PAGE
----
In terms of commercial real estate, the 1st half of the year saw tremendous amounts of capital raised for acquisitions, primarily for core $100 million transactions.  The market’s comeback depends on job growth.  According to Mattoon, if office employment ticks up, there will be greater demand for commercial real estate, especially in gateway cities like New York.  Retail will be the most difficult sector to recover, especially in strip malls, which were significantly overbuilt.  The demise of some big-box retailers – most notably Circuit City and Borders – is opening significant retail space that often anchored shopping centers.

To listen to Rick Mattoon’s full interview on whether the economy is on the brink or on the mend, click here.

icon for podpress  Rick Mattoon on the Economy: On the Brink or On the Mend?: Download

Is QE3 On the Horizon?

Tuesday, June 21st, 2011

Now that QE2 (quantitative easing 2) is winding down – and with the economy sputtering – will Federal Reserve chairman Ben Bernanke call for a new round of stimulus in the form of QE3? The answer likely is “no”, although it’s doubtful that the Fed will tighten monetary policy until the economy is stronger.  The central bank’s strategy has been to buy Treasury bonds to increase the money supply and foster growth.  The second round of such purchases, worth $600 billion, ends June 30.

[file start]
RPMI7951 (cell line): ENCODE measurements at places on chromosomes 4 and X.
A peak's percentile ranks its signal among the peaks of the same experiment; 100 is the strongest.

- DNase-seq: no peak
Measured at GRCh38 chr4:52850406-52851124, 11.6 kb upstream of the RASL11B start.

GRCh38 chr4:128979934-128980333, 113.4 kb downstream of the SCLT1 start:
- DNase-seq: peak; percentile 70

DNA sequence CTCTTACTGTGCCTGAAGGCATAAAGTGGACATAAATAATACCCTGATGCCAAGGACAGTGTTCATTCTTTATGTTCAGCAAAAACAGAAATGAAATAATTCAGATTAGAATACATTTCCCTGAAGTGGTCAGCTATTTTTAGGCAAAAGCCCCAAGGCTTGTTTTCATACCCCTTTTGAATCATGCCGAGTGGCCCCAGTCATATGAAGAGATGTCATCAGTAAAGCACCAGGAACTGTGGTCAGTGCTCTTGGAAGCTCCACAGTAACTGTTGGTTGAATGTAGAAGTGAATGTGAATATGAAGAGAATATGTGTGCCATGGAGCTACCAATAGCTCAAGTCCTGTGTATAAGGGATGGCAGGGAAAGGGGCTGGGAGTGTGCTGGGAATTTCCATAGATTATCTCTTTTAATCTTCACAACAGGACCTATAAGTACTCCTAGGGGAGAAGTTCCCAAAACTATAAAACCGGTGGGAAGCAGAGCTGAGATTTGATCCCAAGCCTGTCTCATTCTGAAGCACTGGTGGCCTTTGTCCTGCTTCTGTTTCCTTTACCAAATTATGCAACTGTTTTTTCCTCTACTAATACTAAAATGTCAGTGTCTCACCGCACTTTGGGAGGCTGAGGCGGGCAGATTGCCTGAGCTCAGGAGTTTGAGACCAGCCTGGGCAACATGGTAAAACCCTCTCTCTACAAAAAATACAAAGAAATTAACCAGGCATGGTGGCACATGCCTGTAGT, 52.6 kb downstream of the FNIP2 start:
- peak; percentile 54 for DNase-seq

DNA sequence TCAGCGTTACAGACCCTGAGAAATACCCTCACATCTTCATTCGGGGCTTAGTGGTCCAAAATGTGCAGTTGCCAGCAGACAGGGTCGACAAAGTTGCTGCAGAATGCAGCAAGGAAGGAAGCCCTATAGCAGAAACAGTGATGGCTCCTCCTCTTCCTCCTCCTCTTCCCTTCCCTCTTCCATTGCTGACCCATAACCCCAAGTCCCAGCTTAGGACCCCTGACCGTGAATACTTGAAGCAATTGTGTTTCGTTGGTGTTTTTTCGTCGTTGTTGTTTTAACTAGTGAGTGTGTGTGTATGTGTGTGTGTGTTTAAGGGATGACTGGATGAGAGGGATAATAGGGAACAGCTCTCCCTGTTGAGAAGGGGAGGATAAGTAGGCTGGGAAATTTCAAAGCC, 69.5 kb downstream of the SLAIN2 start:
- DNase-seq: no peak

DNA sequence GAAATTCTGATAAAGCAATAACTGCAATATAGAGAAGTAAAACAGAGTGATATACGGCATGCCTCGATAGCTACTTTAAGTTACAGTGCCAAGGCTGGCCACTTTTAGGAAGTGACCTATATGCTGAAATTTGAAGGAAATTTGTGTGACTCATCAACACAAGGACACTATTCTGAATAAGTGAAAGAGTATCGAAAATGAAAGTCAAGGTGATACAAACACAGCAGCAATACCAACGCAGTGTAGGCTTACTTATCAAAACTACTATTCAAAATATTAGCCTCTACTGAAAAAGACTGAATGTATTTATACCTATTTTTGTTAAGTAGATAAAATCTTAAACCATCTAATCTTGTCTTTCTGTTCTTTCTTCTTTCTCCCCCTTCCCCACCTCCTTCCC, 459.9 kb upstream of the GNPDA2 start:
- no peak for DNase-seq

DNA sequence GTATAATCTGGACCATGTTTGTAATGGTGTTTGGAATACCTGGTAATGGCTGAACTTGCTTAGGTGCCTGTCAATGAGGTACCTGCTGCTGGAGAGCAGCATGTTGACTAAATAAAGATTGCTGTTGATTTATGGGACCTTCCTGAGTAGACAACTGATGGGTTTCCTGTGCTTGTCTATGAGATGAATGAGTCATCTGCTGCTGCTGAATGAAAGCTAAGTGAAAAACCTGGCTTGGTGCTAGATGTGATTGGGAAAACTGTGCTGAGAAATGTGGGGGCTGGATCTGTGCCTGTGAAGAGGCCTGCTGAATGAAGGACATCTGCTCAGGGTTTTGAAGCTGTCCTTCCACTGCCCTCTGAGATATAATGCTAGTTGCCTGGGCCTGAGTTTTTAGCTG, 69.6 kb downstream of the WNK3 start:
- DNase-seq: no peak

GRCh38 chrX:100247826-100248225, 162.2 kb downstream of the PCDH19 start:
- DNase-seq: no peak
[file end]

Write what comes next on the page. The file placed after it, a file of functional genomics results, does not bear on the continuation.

Writing in the Washington Post, Neil Irwin says that “The lousy unemployment report comes on the heels of other disappointing economic data, but Fed officials view the current situation as different from the conditions that led to last year’s bond buying.  The recent round of data is neither alarming enough nor definitive enough to make them reconsider the unconventional monetary policy.  For one, much of the economic slowdown in the first half of the year was likely driven by temporary factors.  The Japanese earthquake and tsunami appear to have disrupted the supply chain at U.S. factories more than initial forecasts, contributing to the drop in manufacturing activity and May’s sluggish employment report.  And although oil prices spiked earlier in the year, they have ebbed downward since late April.”

Mohamed A. El-Erian, CEO and Co-CIO of Pimco, agrees, noting that “Notwithstanding the historical parallel, I suspect that it is very unlikely that there will be a QE3.  This view is based on an assessment of economic, political and international factors.  As Chairman Bernanke noted in his August Jackson Hole speech, and reiterated in his first press conference, policy measures should be judged in terms of the expected balance of benefits, costs and risks.  I suspect that there is now broad agreement that, in the case of QE3, this balance has shifted: lowering the potential gains and increasing the probability of collateral damage and adverse unintended consequences.  It is also clear that, in its attempt to deliver ‘good’ asset price inflation (e.g., higher equity prices), the Fed also got ‘bad’ inflation.  The latter, which essentially took the form of higher commodity prices, is stagflationary in that it imposes an inflationary tax on both production and consumption — thus countering the objective of QE2.”